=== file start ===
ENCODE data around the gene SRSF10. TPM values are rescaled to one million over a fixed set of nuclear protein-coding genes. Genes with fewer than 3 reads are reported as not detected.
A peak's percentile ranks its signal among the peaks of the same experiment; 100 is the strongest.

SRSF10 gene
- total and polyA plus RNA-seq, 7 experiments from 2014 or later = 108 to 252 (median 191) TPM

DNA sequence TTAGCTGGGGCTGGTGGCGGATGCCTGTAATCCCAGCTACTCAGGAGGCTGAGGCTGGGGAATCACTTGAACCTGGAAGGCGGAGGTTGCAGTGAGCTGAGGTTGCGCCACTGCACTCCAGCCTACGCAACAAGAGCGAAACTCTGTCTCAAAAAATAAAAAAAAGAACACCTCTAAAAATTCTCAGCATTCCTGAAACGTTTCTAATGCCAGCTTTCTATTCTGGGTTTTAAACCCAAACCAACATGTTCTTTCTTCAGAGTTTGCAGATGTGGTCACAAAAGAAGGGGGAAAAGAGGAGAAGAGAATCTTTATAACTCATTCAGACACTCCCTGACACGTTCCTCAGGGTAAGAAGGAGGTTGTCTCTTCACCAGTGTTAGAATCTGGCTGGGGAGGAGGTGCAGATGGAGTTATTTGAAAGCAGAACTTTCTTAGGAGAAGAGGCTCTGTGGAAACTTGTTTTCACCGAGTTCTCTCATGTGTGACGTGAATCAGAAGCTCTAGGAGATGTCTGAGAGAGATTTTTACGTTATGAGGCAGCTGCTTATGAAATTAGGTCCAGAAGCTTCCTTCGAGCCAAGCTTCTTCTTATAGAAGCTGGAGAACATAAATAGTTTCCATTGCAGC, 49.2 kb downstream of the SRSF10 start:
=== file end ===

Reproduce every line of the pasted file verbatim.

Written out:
ENCODE data around the gene SRSF10. TPM values are rescaled to one million over a fixed set of nuclear protein-coding genes. Genes with fewer than 3 reads are reported as not detected.
A peak's percentile ranks its signal among the peaks of the same experiment; 100 is the strongest.

SRSF10 gene
- total and polyA plus RNA-seq, 7 experiments from 2014 or later = 108 to 252 (median 191) TPM

DNA sequence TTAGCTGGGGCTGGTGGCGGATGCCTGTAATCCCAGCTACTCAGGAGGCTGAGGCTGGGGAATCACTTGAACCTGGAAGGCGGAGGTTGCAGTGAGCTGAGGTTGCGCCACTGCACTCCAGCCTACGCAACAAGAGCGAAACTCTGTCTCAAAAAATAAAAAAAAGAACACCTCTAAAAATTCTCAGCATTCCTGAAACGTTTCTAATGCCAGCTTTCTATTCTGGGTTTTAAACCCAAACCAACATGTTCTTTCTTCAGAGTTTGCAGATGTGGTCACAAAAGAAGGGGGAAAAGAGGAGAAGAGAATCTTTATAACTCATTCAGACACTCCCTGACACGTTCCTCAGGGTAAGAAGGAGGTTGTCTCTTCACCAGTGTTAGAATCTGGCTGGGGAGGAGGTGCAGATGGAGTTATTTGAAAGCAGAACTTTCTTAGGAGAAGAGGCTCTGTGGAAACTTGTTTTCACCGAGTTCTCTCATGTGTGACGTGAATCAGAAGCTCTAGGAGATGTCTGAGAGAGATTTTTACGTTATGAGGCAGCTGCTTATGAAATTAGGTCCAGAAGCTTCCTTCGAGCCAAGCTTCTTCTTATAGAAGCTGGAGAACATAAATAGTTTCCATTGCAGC, 49.2 kb downstream of the SRSF10 start: